regulatory arrangements may also involve public funding.

Table 4: Levels of State Involvement in Self-Regulatory Bodies

Therefore are various ways for the state to be involved in the self-regulatory
regime. Having self-regulation mandated by law can overcome problems of
large media groups withdrawing from the system. At the same time having
partial funding can provide a balance to funding only coming from media
owners, which can impact independence.

If state involvement is also taken to include regulation by the general law for
example in relation to privacy and defamation, the law applies in some form to
newspapers and other media. In all cases some kind of self-regulation
coexists with legal protection. Where successful, this establishes tighter
ethical standards and closer monitoring and enforcement. It also offers
efficiencies: larger numbers of less serious complaints, that would not meet a
legal standard, and which may not receive fully funded legal representation,
can be dealt with through a faster and cheaper mediation and redress system
(See figure 1). Where this works properly, there should be clear incentives to
join the self-regulatory system.

8
LSE Media Policy Project: Media policy brief 6
Reforming Journalism Self-Regulation

Figure 1: The Pyramid of Press Self- Regulation


Full blown disputes

Ordinary law

Standards of ethics Press councils,


ombudsmen,
and other
accountability
mechanisms.

Disputes come into being

Different options for state involvement are definitely worth considering. These
can take the form of funding for self or co-regulatory bodies, incentives for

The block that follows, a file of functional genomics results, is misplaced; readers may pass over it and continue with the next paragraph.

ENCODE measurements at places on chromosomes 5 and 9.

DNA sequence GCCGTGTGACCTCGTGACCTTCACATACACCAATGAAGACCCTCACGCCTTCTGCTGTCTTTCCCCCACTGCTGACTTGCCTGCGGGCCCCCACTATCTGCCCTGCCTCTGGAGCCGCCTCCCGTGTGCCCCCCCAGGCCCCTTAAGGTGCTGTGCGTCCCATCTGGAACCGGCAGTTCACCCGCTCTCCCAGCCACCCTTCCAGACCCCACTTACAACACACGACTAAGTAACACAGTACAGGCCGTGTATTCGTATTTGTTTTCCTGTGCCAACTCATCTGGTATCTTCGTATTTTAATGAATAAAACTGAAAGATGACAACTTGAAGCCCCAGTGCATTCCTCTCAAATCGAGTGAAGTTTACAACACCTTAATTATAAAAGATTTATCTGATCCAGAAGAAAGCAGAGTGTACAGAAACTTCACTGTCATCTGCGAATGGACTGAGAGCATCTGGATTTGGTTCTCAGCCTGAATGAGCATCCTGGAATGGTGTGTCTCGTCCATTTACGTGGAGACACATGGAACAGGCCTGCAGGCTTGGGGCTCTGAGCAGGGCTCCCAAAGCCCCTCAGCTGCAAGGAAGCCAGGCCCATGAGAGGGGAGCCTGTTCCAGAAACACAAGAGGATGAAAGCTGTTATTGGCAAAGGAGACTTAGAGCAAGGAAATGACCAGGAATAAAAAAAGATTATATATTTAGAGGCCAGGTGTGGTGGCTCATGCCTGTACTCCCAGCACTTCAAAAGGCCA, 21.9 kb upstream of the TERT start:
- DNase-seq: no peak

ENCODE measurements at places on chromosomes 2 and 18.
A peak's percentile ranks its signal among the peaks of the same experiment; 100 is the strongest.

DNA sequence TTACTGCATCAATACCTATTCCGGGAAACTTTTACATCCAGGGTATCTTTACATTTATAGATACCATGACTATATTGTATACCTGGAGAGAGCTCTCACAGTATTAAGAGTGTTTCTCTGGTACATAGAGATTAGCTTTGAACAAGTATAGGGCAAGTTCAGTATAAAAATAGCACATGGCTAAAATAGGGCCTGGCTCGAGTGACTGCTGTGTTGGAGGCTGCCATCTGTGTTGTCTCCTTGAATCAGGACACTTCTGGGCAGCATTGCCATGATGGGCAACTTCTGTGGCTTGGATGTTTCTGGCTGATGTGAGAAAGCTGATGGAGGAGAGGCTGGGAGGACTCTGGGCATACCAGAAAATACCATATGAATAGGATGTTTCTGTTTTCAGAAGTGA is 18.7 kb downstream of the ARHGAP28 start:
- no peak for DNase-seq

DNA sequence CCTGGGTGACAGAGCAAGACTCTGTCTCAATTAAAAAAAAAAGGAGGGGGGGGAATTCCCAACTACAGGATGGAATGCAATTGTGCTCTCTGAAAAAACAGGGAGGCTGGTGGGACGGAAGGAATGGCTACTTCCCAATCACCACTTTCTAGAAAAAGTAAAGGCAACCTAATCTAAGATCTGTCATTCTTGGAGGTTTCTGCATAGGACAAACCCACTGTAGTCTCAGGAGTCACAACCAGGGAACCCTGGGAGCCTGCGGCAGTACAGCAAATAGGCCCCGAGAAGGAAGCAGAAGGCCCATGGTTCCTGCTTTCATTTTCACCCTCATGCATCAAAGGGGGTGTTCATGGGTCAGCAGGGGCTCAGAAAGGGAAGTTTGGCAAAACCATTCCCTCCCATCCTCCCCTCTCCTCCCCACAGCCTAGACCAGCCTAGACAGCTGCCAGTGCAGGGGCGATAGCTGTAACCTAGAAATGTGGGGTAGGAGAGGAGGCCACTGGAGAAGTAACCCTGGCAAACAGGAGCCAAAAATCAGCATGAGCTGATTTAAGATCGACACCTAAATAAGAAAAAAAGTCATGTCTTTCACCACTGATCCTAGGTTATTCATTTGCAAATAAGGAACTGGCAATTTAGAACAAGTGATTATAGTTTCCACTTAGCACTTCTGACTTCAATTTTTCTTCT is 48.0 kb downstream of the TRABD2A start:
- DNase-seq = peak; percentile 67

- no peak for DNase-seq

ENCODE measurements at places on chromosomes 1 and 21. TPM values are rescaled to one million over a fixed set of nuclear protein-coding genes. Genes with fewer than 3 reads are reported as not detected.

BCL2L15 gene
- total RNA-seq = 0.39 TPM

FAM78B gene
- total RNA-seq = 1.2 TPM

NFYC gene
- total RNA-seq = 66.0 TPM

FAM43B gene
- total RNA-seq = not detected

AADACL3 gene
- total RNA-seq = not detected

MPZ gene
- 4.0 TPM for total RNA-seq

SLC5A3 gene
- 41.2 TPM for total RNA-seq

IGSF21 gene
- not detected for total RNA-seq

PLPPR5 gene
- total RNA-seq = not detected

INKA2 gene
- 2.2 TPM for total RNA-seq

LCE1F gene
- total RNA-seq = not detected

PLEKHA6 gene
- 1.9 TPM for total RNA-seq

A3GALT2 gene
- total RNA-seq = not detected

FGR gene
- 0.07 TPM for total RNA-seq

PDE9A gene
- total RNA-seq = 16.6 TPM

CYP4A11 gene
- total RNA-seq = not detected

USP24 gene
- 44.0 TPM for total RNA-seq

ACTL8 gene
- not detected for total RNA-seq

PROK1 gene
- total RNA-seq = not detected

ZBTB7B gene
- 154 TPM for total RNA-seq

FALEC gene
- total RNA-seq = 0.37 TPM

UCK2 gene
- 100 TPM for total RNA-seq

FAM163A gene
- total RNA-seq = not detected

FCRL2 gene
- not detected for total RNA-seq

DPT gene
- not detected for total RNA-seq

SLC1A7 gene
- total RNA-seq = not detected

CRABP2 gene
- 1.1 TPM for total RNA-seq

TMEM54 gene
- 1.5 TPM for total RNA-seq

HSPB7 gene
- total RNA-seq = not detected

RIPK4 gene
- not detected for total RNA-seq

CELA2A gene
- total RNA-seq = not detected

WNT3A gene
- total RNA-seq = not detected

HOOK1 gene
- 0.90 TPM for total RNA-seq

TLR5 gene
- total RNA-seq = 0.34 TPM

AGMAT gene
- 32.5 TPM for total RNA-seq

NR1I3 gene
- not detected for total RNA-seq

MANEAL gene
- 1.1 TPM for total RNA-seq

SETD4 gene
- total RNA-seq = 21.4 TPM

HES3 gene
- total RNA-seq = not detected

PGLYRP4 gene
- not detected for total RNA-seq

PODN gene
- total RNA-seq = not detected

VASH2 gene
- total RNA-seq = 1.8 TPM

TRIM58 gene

participants, and in terms of the way general law interacts with self-regulatory
systems.

There can be a role for the state in self-regulation of the press.

2. The Make Up of Press Councils

One of the most persistent criticisms of media self-regulation is that self-


regulatory organisations have too little autonomy from the companies subject
to their codes. In this respect, the role and security of tenure of the board is
crucial. As shown above most self-regulatory bodies have within their
structure councils responsible for dealing with violations of the press code.
The number of council members and their terms of office differ widely
across countries. As mentioned above, the organizations with the highest
number of council members also installed smaller complaints commissions
(labelled C in the table) to which they delegate the handling of complaints.

9
LSE Media Policy Project: Media policy brief 6
Reforming Journalism Self-Regulation

Table 5: Number of Council Members and Length of Terms in Self-Regulatory


Bodies

While the number of council members obviously varies widely, the actual
number of members dealing with a specific complaint is similar due to the
existence of special complaints commissions in most countries with big
councils.

Considerations of efficiency and cost-effectiveness suggest that the


organ dealing with complaints should be kept rather small.

Regarding the composition of these councils, tripartite councils with


representatives of journalists (including editors and editors-in-chief), media
owners and independent or public members as well as bipartite councils
made up of journalists and independent members are the most common